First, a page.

Depending on your age, you may or may not remember seeing your father wind his watch each night before going to bed. If he did not, he would surely wake to a watch that had stopped. Those days became history with the advent of the automatic watch. What makes it automatic? It still has the same basic mechanism to keep the watch working, but how that mechanism is powered changed the way we cared for our watches.
All mechanical watches work in a similar manner. They require a movement of a series of gears to “tick” of increments of time, which in turn registers as movements of the hands on the face of the watch baby g. A rotor in the watch sits on a staff in the middle of the watch’s movement. It rotates in a circular motion and winds the mainspring which is the source of power in mechanical watches. With an automatic watch the winding of this spiral spring is done automatically with any arm or wrist movement.
Self-winding, automatic watches work great for people who wear the watch each day, but if you do not wear the watch frequently, it needs manual winding about twice a week. Even automatic watches will stay working better if they are wound manually about once every two weeks because this helps keep the watch lubricated. It is a misconception that automatic watches never need any winding, since it all depends on the movement of the arm to keep it functioning well.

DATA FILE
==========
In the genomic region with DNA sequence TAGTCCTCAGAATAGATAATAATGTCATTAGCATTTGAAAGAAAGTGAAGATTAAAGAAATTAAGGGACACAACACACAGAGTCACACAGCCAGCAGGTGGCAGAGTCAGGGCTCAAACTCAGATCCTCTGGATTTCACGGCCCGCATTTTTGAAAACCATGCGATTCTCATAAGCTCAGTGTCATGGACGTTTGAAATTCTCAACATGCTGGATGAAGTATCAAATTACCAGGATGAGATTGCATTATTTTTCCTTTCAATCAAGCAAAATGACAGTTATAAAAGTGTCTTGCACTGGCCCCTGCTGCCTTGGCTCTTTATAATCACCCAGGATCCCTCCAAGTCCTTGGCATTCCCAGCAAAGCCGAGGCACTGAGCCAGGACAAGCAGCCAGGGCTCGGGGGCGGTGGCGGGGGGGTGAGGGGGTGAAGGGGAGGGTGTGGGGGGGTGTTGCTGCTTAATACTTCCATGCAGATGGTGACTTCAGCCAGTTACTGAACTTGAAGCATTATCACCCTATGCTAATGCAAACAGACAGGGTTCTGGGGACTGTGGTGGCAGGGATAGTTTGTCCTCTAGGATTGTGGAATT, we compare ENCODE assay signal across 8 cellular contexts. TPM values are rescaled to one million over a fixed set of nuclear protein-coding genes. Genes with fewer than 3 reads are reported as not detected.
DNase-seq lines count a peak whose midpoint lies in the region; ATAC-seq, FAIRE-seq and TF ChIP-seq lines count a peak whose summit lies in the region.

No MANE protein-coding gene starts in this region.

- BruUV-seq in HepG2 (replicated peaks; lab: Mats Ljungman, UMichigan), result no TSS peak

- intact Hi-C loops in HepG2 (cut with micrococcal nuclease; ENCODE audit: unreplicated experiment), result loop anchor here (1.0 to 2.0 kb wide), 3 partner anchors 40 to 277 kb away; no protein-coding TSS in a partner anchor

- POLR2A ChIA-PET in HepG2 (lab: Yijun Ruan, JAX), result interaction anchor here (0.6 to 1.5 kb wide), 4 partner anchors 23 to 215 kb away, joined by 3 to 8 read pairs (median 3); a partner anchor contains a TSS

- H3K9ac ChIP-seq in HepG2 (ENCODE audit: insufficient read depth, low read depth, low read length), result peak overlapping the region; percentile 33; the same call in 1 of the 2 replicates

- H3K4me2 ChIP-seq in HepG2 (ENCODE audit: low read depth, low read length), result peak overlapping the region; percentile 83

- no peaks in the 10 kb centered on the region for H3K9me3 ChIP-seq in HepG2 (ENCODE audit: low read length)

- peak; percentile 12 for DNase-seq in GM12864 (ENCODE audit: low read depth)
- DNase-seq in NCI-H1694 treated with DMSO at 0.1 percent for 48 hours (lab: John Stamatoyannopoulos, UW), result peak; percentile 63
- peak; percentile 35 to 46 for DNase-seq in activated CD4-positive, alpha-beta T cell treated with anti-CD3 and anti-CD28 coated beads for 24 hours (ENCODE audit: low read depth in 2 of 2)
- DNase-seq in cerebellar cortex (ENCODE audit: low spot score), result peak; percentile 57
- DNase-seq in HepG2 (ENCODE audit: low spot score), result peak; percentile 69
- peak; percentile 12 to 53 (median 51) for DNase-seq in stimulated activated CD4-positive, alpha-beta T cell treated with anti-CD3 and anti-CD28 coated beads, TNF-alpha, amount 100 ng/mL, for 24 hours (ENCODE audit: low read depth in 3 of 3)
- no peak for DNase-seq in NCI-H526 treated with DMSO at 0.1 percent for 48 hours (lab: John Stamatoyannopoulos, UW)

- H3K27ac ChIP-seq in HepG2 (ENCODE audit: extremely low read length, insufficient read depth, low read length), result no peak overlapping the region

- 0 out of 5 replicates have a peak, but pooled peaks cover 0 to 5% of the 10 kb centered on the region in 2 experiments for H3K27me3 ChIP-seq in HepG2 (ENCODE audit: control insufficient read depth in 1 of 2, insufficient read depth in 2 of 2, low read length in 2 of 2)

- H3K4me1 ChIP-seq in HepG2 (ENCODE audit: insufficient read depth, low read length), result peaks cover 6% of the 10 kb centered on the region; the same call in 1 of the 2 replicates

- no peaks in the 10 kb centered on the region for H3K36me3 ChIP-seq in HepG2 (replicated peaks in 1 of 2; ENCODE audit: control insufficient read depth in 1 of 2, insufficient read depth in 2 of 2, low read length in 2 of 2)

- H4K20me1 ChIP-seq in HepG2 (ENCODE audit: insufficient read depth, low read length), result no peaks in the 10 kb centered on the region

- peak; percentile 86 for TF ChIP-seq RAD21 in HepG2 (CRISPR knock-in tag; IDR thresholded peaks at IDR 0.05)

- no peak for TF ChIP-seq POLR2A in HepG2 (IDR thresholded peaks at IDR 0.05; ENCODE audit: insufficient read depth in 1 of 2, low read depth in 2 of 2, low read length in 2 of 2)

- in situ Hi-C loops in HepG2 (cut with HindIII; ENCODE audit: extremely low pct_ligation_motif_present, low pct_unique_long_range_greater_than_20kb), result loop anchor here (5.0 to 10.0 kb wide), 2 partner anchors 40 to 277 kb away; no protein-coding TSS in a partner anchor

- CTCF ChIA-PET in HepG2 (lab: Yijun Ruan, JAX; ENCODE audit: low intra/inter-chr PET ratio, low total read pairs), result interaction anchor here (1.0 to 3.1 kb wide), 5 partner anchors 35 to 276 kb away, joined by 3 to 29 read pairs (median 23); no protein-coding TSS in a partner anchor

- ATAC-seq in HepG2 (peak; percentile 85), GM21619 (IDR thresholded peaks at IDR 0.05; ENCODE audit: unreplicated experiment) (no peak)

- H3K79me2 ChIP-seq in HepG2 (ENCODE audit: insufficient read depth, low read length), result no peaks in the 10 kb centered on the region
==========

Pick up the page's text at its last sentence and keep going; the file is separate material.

Rolex was the first watch manufacturer to devise and patent the rotor system that is still used today. They called it the Perpetual and it was part of the popular Oyster line created in the early 1930s. Emile Borer was the Rolex technician who came up with the system, but he was not the first to develop a rotor. That distinction goes to Swiss watchmaker, Abraham-Louis Perrelet as long ago as 1770.
Automatic watches differ from quartz watches which are powered by batteries and not by either a manual or automatic winding system. Powered by a battery, the quartz crystal inside a quartz watch vibrates nearly 33, 000 times per. Watch batteries last about two years, where automatic watches have a never ending source of power: movement or motion.
Quartz watches account for most moderately priced watch sales today, but connoisseurs of watches still like the prestige and elegance of a finely crafted mechanical watch. Automatics have started to regain some of the quartz market in recent years accounting for huge increases (95%) in sales between 1993 and 1995.